Also, it has been thought highly desirable to provide a more ductile, that is, lower aluminum, MCrAlY layer between the substrate and an outer oxidation resistant MCrAlY layer of normal composition. The theory behind this thought is that the intermediate, lower aluminum layer would function as a ductile barrier zone to blunt and stop thermal cracks which are sometimes generated during high temperature service from propagating to the substrate and thereby exposing it to the harmful environment. However, currently used vapor deposition and sputtering techniques are not adapted to readily produce such coating compositional variations since the metallic vapor to which the substrate is exposed is usually generated from a single ingot source having a homogeneous composition. Although it may be possible to provide an ingot source of heterogeneous composition to deposit such a coating on the substrate, this would appear to be a costly solution due to the numerous steps required to fabricate such an ingot. Of course, two step coating processes utilizing different ingot source compositions can be employed to deposit a ductile MCrAlY layer first and then an oxidation resistant MCrAlY layer but these processes too would appear to be costly solutions.

SUMMARY OF THE INVENTION

It is an object of the present invention to provide means for altering the composition and structure of an aluminum bearing overlay alloy coating, such as MCrAlY-type coatings, as the coating is deposited from a metallic vapor.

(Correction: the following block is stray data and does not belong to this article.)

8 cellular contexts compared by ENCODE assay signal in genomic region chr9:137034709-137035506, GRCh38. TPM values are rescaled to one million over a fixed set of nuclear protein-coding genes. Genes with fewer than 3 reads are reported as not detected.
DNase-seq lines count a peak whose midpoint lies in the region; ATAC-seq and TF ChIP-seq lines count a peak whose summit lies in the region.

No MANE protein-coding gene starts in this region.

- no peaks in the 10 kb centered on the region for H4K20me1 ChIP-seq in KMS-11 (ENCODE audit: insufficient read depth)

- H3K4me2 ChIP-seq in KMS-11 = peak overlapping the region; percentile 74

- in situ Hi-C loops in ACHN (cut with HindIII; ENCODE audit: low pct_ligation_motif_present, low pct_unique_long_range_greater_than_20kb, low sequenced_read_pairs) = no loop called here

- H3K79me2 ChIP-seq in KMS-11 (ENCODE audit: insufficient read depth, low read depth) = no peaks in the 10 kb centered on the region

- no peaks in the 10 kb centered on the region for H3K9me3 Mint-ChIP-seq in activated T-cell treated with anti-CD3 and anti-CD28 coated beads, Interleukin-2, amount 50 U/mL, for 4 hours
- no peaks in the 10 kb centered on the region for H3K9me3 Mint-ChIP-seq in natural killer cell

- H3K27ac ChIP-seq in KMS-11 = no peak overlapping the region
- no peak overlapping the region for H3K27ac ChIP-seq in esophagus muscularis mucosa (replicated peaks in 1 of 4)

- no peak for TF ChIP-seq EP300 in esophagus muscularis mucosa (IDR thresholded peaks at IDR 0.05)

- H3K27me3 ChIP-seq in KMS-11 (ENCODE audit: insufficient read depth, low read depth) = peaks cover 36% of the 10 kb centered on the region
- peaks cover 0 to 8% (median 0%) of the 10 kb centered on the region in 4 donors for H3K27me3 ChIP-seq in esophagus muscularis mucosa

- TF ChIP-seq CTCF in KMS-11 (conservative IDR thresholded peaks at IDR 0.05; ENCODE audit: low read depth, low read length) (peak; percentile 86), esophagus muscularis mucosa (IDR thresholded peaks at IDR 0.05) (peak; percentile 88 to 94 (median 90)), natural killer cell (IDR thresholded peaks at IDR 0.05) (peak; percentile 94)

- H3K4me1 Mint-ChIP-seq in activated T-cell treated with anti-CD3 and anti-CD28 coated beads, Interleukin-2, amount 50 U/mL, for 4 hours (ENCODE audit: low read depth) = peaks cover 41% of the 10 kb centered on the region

It is another object of the invention to achieve such compositional and structural alterations during deposition from a metallic vapor wherein the vapor is generated from a single source of substantially homogeneous composition.

It is another object of the invention to deposit an MCrAlY-type overlay coating having a structure characterized by substantial freedom from leader defects.

It is still another object of the invention to deposit an MCrAlY-type overlay coating having an intermediate layer of reduced aluminum content and corresponding increased ductility between the substrate and an outer oxidation resistant layer to serve as a ductile barrier layer against propagation of thermal cracks.

The present invention involves the discovery that the composition and structure of aluminum bearing overlay alloy coatings, such as MCrAlY-type coatings, can be altered during deposition from a metallic vapor, such as during vacuum vapor deposition, sputtering and the like, by biasing the substrate at a small negative potential relative to ground while at least a portion of the metallic vapor is ionized. More specifically, it has been found that the aluminum content of the coating can be considerably reduced and that leader defects can be substantially eliminated when deposition occurs under such coating conditions. The coating layer thus deposited has been found to possess a highly useful combination of properties; namely, because of its substantial freedom from leader defects, the layer can serve as a preferred secondary substrate to reduce leader defect formation in an oxidation resistant MCrAlY layer subsequently deposited thereon under conventional coating conditions and also because of its reduced aluminum content, the layer exhibits improved ductility and can serve as a ductile barrier layer against thermal crack propagation during high temperature service. It is of significance that these compositional and structural alterations can be achieved even though a single ingot source of homogeneous chemistry is utilized to generate the vapor for coating.